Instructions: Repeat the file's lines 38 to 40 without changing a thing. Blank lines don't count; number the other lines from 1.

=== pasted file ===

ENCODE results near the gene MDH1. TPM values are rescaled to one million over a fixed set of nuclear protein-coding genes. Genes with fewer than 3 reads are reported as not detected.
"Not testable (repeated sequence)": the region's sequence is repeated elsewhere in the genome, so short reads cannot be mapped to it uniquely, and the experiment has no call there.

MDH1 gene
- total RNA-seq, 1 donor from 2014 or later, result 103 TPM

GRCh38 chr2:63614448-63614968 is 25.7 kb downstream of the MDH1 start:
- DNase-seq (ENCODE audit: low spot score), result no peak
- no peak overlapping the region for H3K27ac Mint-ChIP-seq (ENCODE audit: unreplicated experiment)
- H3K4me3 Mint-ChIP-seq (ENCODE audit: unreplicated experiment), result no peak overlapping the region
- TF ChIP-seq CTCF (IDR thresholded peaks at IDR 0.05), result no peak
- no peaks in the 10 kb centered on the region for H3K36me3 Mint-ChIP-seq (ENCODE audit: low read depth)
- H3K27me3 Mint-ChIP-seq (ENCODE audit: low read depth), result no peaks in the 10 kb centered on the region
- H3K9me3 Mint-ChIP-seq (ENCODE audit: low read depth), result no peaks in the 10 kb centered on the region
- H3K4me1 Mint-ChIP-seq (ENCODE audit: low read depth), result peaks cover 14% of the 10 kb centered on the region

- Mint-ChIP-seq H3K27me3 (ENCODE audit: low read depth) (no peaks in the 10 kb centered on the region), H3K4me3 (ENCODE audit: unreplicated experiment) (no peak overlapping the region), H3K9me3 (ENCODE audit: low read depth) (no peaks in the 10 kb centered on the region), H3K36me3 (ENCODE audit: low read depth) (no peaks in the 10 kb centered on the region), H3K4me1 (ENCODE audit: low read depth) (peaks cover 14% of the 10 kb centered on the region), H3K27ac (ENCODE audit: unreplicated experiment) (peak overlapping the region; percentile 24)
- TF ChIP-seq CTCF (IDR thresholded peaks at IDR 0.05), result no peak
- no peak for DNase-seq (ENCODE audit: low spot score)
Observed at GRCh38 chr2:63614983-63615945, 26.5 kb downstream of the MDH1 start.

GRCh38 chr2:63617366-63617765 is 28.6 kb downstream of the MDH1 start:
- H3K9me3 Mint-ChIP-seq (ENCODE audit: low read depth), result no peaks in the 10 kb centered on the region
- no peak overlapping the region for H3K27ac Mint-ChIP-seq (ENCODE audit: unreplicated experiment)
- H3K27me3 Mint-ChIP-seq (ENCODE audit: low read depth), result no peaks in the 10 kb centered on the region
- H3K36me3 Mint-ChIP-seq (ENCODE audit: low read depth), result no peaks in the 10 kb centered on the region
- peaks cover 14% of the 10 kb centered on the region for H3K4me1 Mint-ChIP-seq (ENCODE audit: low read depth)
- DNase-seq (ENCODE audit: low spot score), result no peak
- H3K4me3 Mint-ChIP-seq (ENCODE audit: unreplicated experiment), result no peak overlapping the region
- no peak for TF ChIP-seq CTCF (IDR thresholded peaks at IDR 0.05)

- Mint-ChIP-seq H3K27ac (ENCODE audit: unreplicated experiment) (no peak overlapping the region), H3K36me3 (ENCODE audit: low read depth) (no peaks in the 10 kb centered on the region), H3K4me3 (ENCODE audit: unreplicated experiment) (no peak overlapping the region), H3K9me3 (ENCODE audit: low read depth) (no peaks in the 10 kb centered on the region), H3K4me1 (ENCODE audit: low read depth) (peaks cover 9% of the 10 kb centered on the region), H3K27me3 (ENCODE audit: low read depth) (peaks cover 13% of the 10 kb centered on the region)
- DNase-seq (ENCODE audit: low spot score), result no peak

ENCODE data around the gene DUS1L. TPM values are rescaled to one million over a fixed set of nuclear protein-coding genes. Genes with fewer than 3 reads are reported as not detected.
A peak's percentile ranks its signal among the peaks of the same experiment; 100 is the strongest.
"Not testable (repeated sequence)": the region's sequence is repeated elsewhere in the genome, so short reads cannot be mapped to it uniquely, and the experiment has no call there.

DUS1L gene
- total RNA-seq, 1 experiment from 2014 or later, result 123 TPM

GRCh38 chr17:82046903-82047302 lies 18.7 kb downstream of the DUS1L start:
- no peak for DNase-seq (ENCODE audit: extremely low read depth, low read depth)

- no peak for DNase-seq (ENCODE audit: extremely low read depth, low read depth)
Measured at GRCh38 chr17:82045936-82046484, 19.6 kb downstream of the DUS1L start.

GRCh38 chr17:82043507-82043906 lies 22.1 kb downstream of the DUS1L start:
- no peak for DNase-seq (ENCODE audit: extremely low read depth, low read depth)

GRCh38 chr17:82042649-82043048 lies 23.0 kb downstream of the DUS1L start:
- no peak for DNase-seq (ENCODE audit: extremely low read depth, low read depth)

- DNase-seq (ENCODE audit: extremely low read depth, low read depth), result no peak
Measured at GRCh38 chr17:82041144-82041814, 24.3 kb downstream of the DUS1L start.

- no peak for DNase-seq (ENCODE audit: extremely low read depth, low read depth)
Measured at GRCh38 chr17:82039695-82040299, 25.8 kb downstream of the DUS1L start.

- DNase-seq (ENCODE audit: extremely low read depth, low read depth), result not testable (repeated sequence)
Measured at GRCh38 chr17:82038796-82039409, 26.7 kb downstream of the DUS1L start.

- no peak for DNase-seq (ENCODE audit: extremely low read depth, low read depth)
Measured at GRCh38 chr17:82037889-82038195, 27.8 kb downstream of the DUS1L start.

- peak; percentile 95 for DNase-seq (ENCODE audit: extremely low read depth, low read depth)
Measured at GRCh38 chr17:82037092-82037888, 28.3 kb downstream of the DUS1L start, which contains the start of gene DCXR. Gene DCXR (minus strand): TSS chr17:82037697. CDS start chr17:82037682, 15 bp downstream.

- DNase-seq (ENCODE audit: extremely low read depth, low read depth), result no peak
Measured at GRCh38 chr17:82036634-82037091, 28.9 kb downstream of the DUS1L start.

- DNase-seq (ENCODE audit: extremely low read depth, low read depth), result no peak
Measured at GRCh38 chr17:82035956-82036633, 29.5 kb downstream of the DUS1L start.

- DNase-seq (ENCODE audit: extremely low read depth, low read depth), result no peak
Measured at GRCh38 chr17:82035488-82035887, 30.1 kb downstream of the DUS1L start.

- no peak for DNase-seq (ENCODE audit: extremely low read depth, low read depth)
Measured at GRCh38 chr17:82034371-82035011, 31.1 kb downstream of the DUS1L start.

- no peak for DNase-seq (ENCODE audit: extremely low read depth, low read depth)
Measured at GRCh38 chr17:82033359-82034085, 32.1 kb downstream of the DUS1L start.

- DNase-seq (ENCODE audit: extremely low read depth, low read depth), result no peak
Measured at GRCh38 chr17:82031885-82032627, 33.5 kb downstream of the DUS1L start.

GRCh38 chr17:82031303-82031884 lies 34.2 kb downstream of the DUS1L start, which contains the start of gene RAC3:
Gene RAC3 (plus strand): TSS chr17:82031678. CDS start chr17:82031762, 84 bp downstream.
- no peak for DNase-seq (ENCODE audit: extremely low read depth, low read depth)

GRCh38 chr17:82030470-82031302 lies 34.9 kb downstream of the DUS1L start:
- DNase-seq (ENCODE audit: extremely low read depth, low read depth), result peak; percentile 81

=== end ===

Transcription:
GRCh38 chr17:82043507-82043906 lies 22.1 kb downstream of the DUS1L start:
- no peak for DNase-seq (ENCODE audit: extremely low read depth, low read depth)

GRCh38 chr17:82042649-82043048 lies 23.0 kb downstream of the DUS1L start: